The evidence also reasonably supports the trial court’s finding that Widmer substantially complied with the terms of the parties’ contract.  As a general rule, substantial compliance with the terms of a contract, particularly when a building or construction contract is involved, is sufficient.  Material Movers, Inc. v. Hill, 316 N.W.2d 13, 18 (Minn. 1982).  The issue of whether a contract has been performed or whether there has been substantial performance or compliance is a question for the finder of fact, unless the evidence is conclusive.  Ylijarvi v. Brockphaler, 213 Minn. 385, 392, 7 N.W.2d 314, 319 (1942).  A contractor who performs according to plans and specifications provided him is not responsible for any defects in those plans.  Hayle Floor Covering, Inc. v. First Minn. Constr. Co., 253 N.W.2d 809, 811 (Minn. 1977).  Here, the court found that Widmer had substantially complied with the plans and specifications provided him by Hiner.


            Hiner argues for the first time on appeal that the contract is unenforceable because the parties never agreed to a material term, that is, what was intended by the term “prototype.”  A party cannot raise an issue or alternative theory of recovery for the first time on appeal.  Thiele v. Stich, 425 N.W.2d 580, 582 (Minn. 1988) (“Having lost on the theory under which she argued the case, Thiele plainly raised an alternative theory for the first time on appeal.”).   Similarly, having lost on the theory under which he tried the case below, Hiner cannot now argue an alternative theory on appeal.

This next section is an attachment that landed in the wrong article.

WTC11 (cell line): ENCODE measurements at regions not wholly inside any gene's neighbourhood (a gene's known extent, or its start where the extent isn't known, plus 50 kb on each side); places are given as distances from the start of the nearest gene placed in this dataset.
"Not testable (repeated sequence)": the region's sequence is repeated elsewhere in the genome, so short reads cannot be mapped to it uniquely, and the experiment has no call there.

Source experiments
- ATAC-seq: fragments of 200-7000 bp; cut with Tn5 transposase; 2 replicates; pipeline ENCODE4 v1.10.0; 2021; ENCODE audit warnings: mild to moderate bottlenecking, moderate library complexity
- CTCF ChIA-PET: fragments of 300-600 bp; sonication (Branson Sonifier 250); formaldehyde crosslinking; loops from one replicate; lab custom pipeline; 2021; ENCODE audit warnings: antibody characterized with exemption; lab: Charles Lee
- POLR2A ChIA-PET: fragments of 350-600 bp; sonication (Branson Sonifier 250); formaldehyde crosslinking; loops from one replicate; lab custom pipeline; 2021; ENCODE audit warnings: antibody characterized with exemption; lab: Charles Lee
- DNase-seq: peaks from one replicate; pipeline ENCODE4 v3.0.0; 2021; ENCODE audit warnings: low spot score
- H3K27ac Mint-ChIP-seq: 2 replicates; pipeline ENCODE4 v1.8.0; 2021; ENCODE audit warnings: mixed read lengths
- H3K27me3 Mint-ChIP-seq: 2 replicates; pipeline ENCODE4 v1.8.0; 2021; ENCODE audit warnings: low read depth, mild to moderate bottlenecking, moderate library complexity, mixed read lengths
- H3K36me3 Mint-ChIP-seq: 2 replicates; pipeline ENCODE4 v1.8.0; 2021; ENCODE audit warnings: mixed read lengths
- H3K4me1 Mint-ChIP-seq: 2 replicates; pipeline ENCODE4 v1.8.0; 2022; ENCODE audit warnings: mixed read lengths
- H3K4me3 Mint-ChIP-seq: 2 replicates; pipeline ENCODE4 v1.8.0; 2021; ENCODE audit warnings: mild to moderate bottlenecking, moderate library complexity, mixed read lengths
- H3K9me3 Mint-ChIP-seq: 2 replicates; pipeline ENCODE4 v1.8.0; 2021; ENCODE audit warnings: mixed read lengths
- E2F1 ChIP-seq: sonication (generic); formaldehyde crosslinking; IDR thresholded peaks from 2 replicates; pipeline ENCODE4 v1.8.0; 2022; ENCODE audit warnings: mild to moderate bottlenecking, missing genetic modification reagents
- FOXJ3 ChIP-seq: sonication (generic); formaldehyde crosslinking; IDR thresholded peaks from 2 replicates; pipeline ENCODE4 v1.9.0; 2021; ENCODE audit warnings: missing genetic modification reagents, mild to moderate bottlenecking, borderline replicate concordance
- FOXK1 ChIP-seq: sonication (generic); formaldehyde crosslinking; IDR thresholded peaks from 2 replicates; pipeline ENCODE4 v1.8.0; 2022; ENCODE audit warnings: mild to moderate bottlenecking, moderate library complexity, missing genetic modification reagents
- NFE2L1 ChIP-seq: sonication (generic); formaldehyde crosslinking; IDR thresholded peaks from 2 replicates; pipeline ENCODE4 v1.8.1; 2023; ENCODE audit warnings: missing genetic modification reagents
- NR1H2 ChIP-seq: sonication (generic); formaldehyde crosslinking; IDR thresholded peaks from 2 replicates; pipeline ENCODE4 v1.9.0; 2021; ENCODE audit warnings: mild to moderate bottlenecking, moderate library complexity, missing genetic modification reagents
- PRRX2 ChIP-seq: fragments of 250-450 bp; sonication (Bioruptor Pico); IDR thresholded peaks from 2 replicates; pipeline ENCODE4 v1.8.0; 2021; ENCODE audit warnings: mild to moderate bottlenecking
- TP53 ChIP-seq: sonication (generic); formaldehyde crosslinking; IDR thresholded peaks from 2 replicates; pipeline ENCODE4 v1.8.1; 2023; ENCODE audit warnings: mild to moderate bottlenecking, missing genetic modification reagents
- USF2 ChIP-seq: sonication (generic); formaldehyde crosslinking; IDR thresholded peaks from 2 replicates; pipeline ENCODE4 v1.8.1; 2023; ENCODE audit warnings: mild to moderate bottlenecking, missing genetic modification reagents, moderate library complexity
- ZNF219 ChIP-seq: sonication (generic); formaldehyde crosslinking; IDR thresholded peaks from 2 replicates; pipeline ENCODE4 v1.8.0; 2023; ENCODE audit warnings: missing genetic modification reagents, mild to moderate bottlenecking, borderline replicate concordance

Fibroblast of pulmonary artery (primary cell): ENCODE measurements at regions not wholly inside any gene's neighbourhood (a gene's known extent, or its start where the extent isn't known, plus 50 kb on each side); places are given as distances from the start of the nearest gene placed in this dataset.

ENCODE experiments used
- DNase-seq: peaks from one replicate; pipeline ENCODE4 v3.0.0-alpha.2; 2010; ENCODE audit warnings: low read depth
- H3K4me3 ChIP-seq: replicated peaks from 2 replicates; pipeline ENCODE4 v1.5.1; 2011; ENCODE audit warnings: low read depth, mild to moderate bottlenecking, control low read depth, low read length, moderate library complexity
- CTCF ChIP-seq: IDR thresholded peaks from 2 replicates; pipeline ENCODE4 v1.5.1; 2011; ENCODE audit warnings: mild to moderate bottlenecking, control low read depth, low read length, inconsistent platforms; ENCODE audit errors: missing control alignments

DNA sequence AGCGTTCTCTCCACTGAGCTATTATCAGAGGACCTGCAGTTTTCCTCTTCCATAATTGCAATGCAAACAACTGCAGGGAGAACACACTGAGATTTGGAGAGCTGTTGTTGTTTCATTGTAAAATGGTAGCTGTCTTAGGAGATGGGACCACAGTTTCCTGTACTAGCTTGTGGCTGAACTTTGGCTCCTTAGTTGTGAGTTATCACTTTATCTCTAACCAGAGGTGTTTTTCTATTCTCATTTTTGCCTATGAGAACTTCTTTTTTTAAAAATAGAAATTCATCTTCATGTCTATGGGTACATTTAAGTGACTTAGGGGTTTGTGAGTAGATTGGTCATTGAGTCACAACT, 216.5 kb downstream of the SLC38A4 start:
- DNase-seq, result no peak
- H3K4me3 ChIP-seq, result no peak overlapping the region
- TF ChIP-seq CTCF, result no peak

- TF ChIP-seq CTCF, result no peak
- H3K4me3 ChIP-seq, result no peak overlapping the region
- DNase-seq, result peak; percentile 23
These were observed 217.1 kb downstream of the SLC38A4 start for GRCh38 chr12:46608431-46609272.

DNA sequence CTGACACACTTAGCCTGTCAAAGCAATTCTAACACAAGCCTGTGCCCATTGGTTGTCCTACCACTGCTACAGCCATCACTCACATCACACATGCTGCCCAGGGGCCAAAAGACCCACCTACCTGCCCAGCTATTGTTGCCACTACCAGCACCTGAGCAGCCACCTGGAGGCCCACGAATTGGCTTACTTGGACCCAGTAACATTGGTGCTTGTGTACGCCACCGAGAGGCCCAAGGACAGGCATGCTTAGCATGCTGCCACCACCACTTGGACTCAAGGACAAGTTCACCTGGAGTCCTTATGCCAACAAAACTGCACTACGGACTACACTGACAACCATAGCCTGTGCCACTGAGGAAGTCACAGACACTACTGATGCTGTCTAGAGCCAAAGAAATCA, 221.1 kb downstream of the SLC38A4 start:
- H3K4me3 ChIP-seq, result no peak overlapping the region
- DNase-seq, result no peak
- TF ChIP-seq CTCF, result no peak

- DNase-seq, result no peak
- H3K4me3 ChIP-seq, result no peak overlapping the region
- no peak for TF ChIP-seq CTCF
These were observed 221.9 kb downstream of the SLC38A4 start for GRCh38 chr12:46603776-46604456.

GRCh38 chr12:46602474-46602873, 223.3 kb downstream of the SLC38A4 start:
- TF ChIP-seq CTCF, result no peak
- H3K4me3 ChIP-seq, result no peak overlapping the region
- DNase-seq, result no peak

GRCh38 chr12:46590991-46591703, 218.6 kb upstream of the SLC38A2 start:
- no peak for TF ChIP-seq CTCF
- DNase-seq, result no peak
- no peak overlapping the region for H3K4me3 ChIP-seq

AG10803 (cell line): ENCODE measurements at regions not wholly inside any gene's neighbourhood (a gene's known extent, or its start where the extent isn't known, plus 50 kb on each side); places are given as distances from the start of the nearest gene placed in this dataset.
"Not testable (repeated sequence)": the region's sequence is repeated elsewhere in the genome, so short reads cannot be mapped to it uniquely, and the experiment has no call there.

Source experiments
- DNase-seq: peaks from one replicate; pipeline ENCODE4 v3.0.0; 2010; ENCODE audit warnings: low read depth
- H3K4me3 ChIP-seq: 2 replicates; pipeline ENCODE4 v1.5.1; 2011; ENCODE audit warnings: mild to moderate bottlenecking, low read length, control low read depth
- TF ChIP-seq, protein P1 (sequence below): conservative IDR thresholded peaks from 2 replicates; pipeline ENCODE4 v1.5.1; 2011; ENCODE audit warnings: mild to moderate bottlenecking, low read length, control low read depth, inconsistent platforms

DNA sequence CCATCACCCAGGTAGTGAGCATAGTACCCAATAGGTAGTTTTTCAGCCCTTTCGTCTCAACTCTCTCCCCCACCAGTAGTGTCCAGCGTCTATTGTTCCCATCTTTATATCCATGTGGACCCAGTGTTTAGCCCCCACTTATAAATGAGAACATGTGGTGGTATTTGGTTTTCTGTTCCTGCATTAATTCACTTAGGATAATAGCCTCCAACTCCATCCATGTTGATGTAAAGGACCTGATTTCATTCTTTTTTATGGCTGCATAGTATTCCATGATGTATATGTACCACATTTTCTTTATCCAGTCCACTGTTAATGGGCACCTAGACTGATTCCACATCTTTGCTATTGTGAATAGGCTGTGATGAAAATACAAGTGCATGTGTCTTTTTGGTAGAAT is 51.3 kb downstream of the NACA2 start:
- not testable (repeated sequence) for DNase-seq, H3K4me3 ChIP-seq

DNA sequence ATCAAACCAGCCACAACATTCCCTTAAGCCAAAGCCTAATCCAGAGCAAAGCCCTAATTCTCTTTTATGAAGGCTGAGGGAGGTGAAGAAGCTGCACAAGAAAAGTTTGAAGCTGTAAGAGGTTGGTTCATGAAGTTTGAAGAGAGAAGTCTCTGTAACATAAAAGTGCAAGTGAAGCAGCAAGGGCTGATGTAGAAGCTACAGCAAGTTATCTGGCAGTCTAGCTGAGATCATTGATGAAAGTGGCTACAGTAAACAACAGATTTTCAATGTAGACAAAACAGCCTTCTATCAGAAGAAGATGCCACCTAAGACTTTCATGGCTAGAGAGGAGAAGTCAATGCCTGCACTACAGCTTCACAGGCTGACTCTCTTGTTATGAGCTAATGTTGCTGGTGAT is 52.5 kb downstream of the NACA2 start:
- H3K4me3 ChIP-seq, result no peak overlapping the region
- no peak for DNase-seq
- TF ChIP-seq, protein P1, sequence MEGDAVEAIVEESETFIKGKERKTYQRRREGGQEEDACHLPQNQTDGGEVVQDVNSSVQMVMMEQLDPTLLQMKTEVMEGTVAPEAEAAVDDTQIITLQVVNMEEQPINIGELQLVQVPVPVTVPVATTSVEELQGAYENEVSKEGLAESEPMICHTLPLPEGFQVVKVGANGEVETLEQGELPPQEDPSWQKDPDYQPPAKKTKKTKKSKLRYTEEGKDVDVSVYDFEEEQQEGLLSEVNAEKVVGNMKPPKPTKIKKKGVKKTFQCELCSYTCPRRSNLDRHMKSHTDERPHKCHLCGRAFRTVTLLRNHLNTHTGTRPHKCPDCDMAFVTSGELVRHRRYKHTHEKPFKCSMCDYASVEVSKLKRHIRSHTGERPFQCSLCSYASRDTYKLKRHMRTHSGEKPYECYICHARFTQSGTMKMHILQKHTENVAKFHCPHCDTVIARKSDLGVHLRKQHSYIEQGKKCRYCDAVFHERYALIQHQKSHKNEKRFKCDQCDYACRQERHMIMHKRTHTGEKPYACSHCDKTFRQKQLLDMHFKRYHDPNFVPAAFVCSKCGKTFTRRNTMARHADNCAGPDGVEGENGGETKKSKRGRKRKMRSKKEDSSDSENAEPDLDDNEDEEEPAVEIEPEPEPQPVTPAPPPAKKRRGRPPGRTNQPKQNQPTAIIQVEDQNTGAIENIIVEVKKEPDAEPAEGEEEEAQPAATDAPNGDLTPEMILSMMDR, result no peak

Moreover, Hiner’s arguments simply make no sense and are merely a veiled attempt to relitigate issues regarding the terms of the contract and Widmer’s performance under the contract.  One party’s mistaken belief regarding a contract term does not render that term ambiguous or unclear, so as to render the entire contract unenforceable.  If a contract term is ambiguous, extrinsic evidence is allowed to explain the parties’ intent and interpret the contract’s meaning.  See Donnay, 275 Minn. at 44, 144 N.W.2d at 716.  That is exactly what happened here at trial.

            In addition, even a vague or indefinite contract can be cured by the parties’ subsequent conduct and their own practical interpretation.  Johnson v. Quaal, 250 Minn. 154, 157, 83 N.W.2d 796, 798 (1957); see also Hartung v. Billmeier, 243 Minn. 148, 150-51, 66 N.W.2d 784, 787-88 (1954) (“Although vagueness and indefiniteness may prevent the creation of a contract, it is not to be forgotten that any offer or agreement is indefinite and uncertain in some degree since words are but imperfect symbols of what each party understands and intends.”).  The parties here clearly assumed a contract existed and acted accordingly.